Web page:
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Ah, yes. The logging of hours...

 

If your child has any type of LDs that require extra time, how does that factor?

 

The online charter estimates an hour for each subject, about 5-6 subjects, and expects 6 hours logged. So, if the one hour math assignment actually takes 1.5, as well as English, science, history, that's already 6 hours. Our school also had art, and they could choose between music or foreign language. They were also expected to spend time on Study Island every day (or log so much time on it each week). 

 

It. was.  a. nightmare. I'd log her up to 6 hours and told her to call it a day regardless of where she was at. The little percentage bar that showed how much work was actually completed compared to the time she spent on it was discrepant and demotivating. 

 

I should say, dd really, really, really, really, disliked K12. Really. She hated math, the teacher had no love for her because she couldn't get it, so dd would just skip it. If I remember correctly, she only completed about 30% of that course (remember, there's percentage bars, so we can see progress). She actually almost finished the English/literature class; she liked that a lot. She also liked the science, art, and French. History was okay.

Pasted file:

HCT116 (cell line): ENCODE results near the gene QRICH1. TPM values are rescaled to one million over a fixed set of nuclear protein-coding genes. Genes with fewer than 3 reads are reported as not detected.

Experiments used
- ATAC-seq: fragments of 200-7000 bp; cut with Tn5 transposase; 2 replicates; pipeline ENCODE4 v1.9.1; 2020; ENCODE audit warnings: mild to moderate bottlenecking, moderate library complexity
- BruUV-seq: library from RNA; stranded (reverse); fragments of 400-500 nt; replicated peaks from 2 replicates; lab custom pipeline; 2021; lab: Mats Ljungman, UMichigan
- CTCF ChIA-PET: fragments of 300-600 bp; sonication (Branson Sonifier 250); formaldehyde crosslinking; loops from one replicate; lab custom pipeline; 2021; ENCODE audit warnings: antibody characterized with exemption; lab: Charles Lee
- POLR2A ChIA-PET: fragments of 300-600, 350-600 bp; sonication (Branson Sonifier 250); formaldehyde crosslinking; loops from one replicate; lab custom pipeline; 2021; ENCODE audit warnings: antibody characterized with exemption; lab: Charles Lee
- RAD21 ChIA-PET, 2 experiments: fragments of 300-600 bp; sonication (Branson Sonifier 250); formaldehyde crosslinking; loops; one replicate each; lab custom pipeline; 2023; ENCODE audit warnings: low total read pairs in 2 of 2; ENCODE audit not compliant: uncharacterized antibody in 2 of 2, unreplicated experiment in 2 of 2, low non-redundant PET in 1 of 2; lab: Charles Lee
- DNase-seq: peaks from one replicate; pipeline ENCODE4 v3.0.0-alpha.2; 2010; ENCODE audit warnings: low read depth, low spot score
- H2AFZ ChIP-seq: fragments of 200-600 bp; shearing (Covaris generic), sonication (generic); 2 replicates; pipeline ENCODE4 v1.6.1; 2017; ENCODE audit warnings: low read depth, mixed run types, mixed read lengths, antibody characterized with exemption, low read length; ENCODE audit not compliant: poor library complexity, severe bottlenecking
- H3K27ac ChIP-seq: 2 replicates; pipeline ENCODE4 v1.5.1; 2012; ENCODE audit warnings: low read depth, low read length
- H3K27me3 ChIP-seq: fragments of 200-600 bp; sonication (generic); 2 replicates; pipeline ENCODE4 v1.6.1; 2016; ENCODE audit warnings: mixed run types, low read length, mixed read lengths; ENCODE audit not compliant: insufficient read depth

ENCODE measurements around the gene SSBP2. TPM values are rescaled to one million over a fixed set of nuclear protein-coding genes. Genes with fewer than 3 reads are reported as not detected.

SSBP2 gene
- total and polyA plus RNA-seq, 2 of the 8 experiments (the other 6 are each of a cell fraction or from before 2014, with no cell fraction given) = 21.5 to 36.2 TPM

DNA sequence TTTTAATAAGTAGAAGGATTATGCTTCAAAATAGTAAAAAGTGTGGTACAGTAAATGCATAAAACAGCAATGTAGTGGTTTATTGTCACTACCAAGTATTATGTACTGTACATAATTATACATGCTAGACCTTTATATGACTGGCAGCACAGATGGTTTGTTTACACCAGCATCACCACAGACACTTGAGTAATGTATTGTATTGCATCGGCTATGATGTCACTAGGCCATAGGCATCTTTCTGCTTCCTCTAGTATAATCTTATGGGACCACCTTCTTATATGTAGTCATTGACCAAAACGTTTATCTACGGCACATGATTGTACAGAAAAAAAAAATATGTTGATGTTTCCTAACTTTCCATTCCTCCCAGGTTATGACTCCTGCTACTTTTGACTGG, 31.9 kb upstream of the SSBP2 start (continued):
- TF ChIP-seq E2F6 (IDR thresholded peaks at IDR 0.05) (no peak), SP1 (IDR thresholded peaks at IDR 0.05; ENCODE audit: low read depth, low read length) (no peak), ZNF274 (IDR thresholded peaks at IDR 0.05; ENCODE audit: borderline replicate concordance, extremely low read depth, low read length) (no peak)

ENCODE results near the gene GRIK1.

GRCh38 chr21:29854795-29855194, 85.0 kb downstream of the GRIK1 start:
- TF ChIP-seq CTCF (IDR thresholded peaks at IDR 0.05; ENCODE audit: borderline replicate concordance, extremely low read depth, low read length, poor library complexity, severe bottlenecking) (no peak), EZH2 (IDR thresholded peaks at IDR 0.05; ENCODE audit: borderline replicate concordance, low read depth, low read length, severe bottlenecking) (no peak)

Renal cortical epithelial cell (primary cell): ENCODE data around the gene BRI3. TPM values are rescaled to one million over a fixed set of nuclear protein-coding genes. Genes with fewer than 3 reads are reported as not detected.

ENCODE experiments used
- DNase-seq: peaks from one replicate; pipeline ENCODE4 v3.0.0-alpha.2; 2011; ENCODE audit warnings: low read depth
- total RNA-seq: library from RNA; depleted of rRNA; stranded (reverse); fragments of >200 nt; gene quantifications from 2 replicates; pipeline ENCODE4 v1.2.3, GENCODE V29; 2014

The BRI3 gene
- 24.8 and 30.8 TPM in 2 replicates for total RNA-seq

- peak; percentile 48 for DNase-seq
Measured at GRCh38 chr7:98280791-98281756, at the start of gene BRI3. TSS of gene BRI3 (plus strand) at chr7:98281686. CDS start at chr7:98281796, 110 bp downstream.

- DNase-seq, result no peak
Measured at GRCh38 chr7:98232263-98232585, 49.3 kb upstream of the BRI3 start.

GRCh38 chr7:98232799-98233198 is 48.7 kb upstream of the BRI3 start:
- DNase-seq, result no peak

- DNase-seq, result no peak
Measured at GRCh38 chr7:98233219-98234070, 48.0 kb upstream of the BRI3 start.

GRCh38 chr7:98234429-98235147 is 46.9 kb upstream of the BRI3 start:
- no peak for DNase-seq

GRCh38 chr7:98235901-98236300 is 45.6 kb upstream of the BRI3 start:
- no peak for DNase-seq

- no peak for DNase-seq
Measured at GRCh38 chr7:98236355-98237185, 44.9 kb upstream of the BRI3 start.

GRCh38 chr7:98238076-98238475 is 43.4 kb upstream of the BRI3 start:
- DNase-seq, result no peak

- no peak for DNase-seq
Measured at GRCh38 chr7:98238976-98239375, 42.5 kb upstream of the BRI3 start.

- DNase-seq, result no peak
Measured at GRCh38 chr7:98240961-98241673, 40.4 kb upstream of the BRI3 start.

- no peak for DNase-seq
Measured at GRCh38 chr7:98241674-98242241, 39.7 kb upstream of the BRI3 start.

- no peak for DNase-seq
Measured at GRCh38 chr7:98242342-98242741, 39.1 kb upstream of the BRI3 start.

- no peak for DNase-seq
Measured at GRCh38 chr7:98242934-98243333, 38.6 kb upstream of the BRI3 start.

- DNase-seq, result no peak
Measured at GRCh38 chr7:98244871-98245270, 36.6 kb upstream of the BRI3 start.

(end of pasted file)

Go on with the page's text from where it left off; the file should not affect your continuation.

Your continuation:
It was the overall experience that did us in.

 

My dd is dyslexic, but she has a supersonic processing speed. So it's a mixed bag for her. I'm sorry your dd had a bad experience.

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Does she work well on her own? How is she with time management? Is she driven to have all the boxes checked at the end of the day?

 

Online virtual is just compressed ps at home. There are still all the hoops that come with ps. Each state is different so I can't specify exactly what hoops you'll have to jump through. A lot of the time the virtual school experience depends on the teacher. If this is a brand new program, expect a lot of growing pains, like teachers getting switched frequently.

My thought is, does it hurt to try? Give it a full semester and see. You can always pull her if it's not working out. Better to give it a try before high school when it's for keeps. You also have to account for the huge adjustment it will be. It took my 14yo about 3 months, with me sitting by his side the first two weeks to figure out their own way of getting it done in a decent amount of time. Mine likes to block schedule his subjects. I should say he goes to Connections Academy and I don't have any first-hand experience with K12. He used CA in 5th and survived the whole year so we went back to CA for high school.